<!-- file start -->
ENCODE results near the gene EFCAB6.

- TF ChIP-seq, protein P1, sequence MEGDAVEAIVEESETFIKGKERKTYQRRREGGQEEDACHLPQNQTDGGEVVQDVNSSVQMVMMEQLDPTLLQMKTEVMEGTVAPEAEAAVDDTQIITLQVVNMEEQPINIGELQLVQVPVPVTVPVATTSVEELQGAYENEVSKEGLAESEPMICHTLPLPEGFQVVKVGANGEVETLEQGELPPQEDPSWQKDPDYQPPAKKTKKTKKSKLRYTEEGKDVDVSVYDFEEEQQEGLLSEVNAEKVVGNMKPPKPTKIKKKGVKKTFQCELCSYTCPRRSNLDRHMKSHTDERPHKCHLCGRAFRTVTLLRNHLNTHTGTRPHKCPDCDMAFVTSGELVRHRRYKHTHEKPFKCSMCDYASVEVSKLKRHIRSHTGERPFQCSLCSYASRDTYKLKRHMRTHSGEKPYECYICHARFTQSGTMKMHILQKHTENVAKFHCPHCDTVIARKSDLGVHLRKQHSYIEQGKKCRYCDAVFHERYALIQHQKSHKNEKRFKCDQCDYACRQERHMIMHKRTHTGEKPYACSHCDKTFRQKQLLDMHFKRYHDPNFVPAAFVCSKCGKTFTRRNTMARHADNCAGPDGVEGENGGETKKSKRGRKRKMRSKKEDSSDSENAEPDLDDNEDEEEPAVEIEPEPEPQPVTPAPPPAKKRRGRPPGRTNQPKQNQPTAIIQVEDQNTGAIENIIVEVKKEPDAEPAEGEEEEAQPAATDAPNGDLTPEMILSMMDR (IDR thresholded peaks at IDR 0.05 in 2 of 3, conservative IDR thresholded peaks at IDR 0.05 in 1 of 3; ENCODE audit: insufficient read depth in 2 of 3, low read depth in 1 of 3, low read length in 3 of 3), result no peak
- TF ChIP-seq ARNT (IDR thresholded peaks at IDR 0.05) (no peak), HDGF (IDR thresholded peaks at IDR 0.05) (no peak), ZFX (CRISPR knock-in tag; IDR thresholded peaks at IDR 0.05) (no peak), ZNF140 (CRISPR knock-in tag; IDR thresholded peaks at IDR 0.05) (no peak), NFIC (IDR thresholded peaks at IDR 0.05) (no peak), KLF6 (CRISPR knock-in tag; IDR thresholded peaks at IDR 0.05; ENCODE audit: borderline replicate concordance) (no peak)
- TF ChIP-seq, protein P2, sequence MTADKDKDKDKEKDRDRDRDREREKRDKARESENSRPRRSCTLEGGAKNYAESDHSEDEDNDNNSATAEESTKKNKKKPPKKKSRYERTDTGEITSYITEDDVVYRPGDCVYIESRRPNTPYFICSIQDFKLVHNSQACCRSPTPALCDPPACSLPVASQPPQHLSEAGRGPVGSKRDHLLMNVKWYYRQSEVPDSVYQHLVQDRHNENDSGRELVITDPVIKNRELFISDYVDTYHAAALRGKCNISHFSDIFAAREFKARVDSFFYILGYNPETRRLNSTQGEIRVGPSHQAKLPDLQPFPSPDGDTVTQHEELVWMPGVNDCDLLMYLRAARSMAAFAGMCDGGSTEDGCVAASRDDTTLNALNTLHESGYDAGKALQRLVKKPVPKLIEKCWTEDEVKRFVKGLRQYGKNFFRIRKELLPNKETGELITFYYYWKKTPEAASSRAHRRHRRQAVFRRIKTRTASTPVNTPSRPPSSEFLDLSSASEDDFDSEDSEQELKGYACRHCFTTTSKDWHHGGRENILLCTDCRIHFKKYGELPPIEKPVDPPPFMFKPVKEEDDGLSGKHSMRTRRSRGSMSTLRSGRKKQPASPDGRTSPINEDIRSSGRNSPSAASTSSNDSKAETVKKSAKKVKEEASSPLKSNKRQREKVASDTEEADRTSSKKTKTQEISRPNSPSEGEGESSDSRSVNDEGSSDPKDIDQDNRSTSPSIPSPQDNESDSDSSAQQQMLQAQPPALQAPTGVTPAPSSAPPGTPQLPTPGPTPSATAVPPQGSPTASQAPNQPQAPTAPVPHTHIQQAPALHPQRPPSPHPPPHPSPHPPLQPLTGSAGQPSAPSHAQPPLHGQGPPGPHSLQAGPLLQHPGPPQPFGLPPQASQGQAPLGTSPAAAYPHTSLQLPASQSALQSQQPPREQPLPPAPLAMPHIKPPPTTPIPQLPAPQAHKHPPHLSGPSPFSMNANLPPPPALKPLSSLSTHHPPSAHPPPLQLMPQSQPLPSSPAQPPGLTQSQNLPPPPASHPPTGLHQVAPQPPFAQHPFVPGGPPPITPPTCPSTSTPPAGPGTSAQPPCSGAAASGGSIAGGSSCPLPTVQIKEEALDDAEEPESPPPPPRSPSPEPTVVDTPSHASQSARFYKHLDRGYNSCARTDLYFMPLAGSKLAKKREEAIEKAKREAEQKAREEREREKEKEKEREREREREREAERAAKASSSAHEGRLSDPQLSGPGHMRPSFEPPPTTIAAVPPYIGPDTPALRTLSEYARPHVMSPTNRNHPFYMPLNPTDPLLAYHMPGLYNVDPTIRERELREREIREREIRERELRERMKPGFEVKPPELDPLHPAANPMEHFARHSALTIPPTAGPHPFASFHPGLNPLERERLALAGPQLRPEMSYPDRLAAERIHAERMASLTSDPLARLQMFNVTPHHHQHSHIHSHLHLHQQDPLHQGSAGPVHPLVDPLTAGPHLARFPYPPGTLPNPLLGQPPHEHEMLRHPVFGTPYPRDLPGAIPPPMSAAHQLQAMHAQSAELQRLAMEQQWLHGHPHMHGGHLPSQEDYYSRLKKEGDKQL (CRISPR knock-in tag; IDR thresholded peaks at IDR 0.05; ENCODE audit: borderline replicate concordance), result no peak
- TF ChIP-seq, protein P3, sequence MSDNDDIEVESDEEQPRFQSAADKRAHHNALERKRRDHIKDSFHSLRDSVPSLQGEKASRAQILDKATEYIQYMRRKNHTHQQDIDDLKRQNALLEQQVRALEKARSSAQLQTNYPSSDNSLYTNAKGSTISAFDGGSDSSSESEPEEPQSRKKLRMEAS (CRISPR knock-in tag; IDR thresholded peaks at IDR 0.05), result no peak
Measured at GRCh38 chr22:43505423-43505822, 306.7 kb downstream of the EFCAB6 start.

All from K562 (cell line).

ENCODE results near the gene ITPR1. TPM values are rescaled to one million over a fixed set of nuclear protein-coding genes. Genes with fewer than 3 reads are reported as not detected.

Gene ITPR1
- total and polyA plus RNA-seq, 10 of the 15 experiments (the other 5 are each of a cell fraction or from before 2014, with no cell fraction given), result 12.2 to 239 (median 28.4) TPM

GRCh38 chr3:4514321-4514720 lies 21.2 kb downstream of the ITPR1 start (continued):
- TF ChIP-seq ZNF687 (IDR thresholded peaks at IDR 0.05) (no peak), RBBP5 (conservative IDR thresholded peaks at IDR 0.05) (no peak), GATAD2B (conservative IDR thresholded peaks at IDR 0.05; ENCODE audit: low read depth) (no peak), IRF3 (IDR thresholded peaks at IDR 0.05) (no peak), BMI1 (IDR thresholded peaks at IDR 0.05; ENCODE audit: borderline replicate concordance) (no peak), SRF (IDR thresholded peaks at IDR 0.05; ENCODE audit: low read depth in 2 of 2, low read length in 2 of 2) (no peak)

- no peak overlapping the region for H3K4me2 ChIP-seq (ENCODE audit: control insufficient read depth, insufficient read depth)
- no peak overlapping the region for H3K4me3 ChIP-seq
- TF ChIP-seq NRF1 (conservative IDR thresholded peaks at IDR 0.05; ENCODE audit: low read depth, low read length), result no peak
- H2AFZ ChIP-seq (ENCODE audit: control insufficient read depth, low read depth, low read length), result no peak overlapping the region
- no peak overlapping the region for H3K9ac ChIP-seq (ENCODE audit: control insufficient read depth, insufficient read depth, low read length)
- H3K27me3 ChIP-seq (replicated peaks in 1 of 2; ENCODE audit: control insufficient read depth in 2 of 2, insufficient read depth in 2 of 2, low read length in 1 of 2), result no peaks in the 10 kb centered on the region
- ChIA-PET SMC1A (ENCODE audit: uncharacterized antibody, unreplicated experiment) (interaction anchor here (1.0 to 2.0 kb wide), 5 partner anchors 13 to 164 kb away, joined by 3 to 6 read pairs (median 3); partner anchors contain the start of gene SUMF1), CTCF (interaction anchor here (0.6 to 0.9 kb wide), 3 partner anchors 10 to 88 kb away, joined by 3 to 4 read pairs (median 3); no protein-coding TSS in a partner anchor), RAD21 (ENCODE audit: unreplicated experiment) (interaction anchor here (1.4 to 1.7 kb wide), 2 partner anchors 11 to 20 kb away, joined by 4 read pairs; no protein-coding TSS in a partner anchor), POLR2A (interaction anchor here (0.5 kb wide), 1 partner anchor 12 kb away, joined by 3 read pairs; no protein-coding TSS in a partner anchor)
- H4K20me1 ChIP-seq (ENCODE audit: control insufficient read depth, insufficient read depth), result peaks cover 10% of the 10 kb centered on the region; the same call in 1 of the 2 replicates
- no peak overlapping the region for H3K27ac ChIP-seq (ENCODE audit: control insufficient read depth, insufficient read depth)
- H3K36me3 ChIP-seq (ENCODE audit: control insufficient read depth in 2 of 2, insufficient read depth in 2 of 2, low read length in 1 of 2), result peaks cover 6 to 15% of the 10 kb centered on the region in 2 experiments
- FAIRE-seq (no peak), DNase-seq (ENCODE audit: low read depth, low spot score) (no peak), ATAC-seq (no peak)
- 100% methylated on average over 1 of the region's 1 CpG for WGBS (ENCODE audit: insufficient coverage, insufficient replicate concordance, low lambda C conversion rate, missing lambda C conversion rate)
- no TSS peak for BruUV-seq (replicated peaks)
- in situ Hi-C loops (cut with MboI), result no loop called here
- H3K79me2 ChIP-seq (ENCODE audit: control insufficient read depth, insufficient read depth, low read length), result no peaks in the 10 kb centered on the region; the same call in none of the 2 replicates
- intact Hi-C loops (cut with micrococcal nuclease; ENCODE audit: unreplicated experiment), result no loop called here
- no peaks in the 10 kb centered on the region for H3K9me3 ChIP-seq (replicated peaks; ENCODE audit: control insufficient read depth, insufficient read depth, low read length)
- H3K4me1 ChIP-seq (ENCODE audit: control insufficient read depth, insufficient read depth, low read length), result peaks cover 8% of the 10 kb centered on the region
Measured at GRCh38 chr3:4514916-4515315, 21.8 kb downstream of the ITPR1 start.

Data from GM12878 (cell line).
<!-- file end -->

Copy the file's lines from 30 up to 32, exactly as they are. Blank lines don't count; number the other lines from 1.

- H3K4me1 ChIP-seq (ENCODE audit: control insufficient read depth, insufficient read depth, low read length), result peaks cover 8% of the 10 kb centered on the region
Measured at GRCh38 chr3:4514916-4515315, 21.8 kb downstream of the ITPR1 start.

Data from GM12878 (cell line).